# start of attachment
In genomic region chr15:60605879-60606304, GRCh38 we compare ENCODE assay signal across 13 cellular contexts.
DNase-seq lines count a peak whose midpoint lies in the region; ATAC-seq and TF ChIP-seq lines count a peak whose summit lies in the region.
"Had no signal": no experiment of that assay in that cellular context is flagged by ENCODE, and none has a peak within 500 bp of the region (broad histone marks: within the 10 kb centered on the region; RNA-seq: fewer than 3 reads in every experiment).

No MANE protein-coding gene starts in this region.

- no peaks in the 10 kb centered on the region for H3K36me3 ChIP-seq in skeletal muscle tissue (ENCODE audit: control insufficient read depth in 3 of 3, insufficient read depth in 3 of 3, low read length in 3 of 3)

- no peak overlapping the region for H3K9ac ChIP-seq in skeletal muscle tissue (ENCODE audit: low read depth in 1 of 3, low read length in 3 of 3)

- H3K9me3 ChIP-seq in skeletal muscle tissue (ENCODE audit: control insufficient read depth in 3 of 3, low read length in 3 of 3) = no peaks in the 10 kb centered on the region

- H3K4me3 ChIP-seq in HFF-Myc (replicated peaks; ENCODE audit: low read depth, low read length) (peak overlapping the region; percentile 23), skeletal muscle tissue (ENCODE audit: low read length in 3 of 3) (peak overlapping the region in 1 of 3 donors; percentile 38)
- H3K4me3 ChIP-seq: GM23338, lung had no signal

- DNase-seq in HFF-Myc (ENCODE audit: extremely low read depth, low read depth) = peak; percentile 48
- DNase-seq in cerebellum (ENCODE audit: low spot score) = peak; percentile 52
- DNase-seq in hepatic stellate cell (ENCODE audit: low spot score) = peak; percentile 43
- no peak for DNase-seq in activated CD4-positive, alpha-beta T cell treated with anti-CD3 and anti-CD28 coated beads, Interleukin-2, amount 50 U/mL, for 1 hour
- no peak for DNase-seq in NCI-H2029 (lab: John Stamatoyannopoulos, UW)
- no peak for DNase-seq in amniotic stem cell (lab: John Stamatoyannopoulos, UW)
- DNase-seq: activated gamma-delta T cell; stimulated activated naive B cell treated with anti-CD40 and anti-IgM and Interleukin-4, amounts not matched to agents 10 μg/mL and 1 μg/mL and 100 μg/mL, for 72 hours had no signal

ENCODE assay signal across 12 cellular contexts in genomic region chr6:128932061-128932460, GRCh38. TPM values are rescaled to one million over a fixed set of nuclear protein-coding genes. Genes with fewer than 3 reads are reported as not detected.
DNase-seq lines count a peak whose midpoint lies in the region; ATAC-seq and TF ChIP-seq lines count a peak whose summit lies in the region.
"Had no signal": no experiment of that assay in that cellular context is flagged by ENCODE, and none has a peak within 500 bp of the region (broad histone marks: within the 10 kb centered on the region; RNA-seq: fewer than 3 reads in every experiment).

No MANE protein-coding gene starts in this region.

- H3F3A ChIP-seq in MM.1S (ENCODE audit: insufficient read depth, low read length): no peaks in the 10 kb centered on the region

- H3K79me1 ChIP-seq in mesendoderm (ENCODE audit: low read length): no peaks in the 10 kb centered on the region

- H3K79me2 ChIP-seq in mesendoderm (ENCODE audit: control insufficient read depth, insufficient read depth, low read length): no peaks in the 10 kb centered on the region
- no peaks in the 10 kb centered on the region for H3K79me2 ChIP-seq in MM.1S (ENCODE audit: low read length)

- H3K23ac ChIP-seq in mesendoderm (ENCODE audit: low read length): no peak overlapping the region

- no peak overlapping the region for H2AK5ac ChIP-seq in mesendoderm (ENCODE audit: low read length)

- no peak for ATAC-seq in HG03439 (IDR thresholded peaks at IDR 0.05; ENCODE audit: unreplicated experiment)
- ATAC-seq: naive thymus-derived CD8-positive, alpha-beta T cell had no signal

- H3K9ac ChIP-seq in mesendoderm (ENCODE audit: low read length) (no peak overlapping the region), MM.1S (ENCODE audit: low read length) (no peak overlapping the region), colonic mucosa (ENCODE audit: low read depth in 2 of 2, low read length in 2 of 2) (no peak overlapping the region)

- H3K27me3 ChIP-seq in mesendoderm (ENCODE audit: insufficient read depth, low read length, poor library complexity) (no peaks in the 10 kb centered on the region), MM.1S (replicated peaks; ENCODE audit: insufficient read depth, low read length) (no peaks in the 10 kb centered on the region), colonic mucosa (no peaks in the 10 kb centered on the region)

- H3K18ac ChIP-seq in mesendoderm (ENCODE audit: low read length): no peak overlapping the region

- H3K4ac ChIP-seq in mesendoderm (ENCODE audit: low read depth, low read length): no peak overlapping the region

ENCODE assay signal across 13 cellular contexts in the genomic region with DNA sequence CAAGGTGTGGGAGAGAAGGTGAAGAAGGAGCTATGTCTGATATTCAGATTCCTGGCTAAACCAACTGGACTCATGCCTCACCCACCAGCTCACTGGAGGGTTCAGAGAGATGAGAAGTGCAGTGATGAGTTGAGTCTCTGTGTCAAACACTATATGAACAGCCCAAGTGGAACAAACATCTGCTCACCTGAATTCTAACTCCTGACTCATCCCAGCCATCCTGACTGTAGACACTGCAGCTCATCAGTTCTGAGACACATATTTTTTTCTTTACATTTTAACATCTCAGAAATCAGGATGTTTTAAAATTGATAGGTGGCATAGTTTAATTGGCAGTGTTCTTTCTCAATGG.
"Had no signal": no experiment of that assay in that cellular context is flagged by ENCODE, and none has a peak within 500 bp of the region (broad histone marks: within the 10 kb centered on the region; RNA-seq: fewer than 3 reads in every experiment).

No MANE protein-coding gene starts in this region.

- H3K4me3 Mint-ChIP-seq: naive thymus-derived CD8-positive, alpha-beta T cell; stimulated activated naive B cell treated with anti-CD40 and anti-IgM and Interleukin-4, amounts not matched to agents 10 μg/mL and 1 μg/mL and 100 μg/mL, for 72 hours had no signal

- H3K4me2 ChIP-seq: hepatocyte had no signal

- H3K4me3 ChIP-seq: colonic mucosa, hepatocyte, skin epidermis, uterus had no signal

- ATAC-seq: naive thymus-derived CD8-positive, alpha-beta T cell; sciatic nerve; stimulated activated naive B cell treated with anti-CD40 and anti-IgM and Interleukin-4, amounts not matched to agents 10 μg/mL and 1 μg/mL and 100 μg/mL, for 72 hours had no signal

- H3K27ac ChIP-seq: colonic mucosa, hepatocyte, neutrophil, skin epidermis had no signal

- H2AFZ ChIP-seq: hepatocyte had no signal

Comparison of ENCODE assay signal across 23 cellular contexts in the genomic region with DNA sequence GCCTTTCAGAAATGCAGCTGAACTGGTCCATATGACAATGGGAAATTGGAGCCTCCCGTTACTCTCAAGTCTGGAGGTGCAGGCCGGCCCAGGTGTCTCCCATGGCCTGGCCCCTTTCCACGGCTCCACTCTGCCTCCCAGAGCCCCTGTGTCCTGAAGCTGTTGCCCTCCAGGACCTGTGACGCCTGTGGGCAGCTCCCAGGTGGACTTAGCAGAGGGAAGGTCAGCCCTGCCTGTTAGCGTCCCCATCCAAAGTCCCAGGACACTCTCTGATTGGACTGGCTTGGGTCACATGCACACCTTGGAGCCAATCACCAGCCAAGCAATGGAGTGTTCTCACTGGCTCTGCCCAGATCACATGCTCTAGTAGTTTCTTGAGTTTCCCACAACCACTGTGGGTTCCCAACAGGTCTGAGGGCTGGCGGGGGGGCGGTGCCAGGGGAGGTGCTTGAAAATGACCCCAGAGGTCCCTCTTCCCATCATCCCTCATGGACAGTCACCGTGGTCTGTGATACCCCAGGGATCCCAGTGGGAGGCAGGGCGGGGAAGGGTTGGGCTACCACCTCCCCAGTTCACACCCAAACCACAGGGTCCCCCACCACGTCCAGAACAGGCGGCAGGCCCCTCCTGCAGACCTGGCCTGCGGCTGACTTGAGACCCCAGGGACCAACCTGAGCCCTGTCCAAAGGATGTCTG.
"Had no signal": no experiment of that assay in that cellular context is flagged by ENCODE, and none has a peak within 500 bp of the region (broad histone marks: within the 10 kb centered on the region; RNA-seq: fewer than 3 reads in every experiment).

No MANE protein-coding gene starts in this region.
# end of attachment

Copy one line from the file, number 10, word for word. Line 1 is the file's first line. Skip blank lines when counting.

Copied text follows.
- DNase-seq in HFF-Myc (ENCODE audit: extremely low read depth, low read depth) = peak; percentile 48